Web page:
“Hospitals don’t close,” Warren said, “so I thought it was a pretty good chance to have longevity and security.”
He’s been keeping the Medical Center’s diverse pediatric clinical computer systems secure ever since.
“With the ever-changing day-to-day workflow in pediatrics, there’s always something different popping up,” he said. “It doesn’t stop and it’s fast-paced.”
It’s a job with such a frantic pace - and a tremendous professional responsibility - that it doesn’t often lend itself to solemnity very easily. Yet Warren’s even temperament and casual-yet-professional approach to any IT issue is almost legendary among his peers.
“There’s a social side to Josh,” said his supervisor, Shelvalian Ware. “You’re not going to feel down or overwhelmed around him. If you’re having an issue, he’ll pick you up.”
“Everybody loves Josh - he’s the nicest guy and he is just cool,” Barrier said. “He’s always got a smile on his face. I’ve never seen him overwhelmed. He gets called sometimes for the simplest things - I imagine most of his day is like that - but he says it’s fine, no problem.
“He has a totally pleasant demeanor no matter what we call him for. He’s super tolerant of us clinical folks who could probably fix it ourselves if we thought hard enough, but he fixes it anyway and never complains.”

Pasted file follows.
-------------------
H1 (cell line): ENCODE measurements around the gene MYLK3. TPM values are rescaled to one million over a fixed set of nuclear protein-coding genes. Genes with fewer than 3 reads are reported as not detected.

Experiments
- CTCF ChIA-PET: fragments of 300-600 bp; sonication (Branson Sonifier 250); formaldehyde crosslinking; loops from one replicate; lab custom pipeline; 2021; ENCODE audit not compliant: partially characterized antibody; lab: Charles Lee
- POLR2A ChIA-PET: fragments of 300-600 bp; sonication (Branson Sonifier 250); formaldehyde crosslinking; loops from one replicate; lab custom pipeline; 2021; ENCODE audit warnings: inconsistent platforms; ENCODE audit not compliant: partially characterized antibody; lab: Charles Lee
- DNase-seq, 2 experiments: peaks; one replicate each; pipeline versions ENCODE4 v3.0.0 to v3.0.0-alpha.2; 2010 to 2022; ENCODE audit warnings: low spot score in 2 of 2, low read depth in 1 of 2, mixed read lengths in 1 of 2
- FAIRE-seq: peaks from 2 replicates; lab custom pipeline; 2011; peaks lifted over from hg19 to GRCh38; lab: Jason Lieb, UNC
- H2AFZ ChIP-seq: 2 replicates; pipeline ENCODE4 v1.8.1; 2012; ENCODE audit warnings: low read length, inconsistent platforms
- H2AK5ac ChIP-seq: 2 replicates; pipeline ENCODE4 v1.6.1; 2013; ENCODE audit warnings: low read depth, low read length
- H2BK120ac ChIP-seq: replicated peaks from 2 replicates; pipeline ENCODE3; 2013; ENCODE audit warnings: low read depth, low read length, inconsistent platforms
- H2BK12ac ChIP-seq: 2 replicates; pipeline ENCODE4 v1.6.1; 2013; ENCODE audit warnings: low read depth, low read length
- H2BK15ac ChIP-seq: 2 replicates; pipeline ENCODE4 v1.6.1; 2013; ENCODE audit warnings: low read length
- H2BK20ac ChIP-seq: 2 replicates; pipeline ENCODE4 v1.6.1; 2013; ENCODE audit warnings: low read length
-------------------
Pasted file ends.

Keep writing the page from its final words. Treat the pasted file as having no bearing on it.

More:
It’s a quality Ware, field support manager for health care, treasures about Warren.
“Josh’s work ethic is strong,” she said. “There is no task too small or too large for Josh to tackle. He has a determination and drive to ensure whatever task you set for him, he is going to accomplish.
“He brings a lot to the team. He helps out his teammates with any task they have and volunteers for others, which is sometimes hard to find in a technician. Whether day shift or night shift, he comes in and puts his name in the hat.”
It’s a work ethic that is doubtlessly influenced by his home and recreational life. He and his young bride - the couple celebrated their first wedding anniversary this month - share a small farm south of Florence with seven horses, five dogs, six cats and about two dozen chickens. Keeping up with all those animals could be considered a chore of its own - especially one rather rambunctious rooster named Condor.